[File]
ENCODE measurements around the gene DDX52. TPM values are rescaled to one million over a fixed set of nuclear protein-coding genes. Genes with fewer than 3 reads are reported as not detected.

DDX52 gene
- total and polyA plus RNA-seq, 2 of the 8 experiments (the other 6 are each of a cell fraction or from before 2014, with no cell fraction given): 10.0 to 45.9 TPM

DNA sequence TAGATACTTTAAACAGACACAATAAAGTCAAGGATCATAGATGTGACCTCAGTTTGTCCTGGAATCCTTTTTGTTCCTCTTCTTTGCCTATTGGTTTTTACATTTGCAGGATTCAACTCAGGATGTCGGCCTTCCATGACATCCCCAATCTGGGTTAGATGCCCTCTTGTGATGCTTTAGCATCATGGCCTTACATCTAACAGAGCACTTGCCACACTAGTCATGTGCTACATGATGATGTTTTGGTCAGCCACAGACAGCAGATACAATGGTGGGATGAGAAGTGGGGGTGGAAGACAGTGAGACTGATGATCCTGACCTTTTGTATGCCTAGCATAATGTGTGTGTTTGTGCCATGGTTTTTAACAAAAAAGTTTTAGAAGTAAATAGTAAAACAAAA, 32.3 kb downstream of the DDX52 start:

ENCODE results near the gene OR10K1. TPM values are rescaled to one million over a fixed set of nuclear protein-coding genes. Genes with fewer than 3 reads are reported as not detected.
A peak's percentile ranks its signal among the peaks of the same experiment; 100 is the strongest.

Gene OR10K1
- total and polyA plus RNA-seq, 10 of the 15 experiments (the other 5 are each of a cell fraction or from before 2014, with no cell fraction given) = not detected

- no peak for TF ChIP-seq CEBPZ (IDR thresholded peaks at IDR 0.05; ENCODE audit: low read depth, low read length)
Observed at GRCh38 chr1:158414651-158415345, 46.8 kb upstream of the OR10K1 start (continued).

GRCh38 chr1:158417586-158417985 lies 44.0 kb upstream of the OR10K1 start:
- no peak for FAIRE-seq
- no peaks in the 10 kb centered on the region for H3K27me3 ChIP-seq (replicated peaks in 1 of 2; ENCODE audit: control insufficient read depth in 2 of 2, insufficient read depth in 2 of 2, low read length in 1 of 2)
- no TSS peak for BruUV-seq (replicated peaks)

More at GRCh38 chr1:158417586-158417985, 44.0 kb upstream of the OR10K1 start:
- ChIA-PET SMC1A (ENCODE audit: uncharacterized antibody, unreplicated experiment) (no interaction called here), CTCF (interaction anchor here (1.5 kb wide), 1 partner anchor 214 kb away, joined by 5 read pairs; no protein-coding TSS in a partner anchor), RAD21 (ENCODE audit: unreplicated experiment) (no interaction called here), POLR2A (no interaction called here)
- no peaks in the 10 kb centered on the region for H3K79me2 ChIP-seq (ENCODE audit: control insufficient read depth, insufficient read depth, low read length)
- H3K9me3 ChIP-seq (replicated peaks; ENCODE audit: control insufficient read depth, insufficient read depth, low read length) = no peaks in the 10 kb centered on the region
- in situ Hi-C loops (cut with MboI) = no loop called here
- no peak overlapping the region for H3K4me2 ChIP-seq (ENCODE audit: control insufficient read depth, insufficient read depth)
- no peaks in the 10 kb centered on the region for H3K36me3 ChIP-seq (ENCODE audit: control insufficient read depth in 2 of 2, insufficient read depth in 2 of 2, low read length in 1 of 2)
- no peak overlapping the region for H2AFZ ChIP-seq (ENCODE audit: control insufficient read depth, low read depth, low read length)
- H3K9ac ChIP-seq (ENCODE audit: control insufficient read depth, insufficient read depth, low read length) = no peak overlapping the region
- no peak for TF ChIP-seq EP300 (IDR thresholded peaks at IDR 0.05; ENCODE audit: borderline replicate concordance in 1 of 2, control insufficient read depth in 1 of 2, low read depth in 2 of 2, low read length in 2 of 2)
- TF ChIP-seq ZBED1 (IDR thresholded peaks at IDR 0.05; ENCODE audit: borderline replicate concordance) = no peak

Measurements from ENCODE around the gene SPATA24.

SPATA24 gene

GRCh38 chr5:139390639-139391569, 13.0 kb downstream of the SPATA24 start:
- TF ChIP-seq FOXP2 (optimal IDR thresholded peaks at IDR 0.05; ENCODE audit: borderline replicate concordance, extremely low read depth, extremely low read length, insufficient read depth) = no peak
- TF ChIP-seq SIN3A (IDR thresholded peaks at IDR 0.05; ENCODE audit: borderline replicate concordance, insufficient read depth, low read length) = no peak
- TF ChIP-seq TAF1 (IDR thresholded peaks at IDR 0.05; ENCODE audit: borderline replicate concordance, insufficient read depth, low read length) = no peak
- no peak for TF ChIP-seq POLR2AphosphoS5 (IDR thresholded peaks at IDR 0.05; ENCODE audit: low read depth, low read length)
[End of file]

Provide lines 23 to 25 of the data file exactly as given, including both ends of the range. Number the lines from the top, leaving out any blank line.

- H3K9ac ChIP-seq (ENCODE audit: control insufficient read depth, insufficient read depth, low read length) = no peak overlapping the region
- no peak for TF ChIP-seq EP300 (IDR thresholded peaks at IDR 0.05; ENCODE audit: borderline replicate concordance in 1 of 2, control insufficient read depth in 1 of 2, low read depth in 2 of 2, low read length in 2 of 2)
- TF ChIP-seq ZBED1 (IDR thresholded peaks at IDR 0.05; ENCODE audit: borderline replicate concordance) = no peak